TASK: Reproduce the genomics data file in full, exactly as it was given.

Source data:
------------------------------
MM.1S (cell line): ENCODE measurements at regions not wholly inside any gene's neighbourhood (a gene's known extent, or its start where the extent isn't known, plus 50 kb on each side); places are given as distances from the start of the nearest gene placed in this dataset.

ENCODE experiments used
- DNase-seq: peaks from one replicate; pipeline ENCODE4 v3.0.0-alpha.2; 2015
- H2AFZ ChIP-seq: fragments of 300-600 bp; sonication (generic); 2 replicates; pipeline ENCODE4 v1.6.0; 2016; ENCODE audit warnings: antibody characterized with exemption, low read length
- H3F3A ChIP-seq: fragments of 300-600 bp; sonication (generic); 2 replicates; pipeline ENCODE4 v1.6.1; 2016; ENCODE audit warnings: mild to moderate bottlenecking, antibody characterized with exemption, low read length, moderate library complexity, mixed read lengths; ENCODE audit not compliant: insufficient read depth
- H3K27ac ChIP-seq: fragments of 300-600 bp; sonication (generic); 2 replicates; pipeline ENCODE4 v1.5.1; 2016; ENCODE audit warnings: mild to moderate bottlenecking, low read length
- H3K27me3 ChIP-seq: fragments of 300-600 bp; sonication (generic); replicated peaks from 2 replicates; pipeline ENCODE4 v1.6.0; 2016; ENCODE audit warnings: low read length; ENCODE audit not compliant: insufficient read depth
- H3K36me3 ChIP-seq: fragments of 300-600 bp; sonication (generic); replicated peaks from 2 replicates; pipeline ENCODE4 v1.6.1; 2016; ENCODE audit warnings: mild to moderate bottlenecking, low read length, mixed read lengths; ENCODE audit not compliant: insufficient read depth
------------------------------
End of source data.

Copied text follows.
MM.1S (cell line): ENCODE measurements at regions not wholly inside any gene's neighbourhood (a gene's known extent, or its start where the extent isn't known, plus 50 kb on each side); places are given as distances from the start of the nearest gene placed in this dataset.

ENCODE experiments used
- DNase-seq: peaks from one replicate; pipeline ENCODE4 v3.0.0-alpha.2; 2015
- H2AFZ ChIP-seq: fragments of 300-600 bp; sonication (generic); 2 replicates; pipeline ENCODE4 v1.6.0; 2016; ENCODE audit warnings: antibody characterized with exemption, low read length
- H3F3A ChIP-seq: fragments of 300-600 bp; sonication (generic); 2 replicates; pipeline ENCODE4 v1.6.1; 2016; ENCODE audit warnings: mild to moderate bottlenecking, antibody characterized with exemption, low read length, moderate library complexity, mixed read lengths; ENCODE audit not compliant: insufficient read depth
- H3K27ac ChIP-seq: fragments of 300-600 bp; sonication (generic); 2 replicates; pipeline ENCODE4 v1.5.1; 2016; ENCODE audit warnings: mild to moderate bottlenecking, low read length
- H3K27me3 ChIP-seq: fragments of 300-600 bp; sonication (generic); replicated peaks from 2 replicates; pipeline ENCODE4 v1.6.0; 2016; ENCODE audit warnings: low read length; ENCODE audit not compliant: insufficient read depth
- H3K36me3 ChIP-seq: fragments of 300-600 bp; sonication (generic); replicated peaks from 2 replicates; pipeline ENCODE4 v1.6.1; 2016; ENCODE audit warnings: mild to moderate bottlenecking, low read length, mixed read lengths; ENCODE audit not compliant: insufficient read depth